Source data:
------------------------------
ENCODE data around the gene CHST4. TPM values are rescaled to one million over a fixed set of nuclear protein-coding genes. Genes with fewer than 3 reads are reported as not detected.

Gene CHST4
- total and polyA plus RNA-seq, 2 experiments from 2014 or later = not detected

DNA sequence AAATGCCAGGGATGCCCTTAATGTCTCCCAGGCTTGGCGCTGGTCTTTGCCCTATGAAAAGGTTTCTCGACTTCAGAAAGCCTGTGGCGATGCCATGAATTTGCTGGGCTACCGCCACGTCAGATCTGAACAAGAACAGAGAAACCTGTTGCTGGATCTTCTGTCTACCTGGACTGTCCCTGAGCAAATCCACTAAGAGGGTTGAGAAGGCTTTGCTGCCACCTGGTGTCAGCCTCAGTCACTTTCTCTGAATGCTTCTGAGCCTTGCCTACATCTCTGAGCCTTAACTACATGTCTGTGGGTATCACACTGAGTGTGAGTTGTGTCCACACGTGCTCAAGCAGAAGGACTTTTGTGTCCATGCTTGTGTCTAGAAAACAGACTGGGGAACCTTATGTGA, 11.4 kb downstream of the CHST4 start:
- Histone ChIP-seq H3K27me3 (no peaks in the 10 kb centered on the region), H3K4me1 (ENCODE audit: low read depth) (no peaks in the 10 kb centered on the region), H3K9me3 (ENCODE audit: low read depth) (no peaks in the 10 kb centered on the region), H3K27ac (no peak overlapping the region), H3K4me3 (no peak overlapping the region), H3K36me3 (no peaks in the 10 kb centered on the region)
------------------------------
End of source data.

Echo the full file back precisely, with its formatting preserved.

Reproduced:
ENCODE data around the gene CHST4. TPM values are rescaled to one million over a fixed set of nuclear protein-coding genes. Genes with fewer than 3 reads are reported as not detected.

Gene CHST4
- total and polyA plus RNA-seq, 2 experiments from 2014 or later = not detected

DNA sequence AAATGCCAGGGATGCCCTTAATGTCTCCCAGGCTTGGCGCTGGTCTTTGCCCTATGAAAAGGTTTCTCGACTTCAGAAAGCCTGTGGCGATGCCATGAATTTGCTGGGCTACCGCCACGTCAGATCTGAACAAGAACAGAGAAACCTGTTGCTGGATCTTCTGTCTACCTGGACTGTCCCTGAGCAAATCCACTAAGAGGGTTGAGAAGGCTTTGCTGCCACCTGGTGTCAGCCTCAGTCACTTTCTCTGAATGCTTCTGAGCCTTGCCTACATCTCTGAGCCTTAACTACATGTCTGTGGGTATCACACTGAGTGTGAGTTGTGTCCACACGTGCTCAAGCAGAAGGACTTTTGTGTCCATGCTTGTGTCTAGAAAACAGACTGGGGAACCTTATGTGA, 11.4 kb downstream of the CHST4 start:
- Histone ChIP-seq H3K27me3 (no peaks in the 10 kb centered on the region), H3K4me1 (ENCODE audit: low read depth) (no peaks in the 10 kb centered on the region), H3K9me3 (ENCODE audit: low read depth) (no peaks in the 10 kb centered on the region), H3K27ac (no peak overlapping the region), H3K4me3 (no peak overlapping the region), H3K36me3 (no peaks in the 10 kb centered on the region)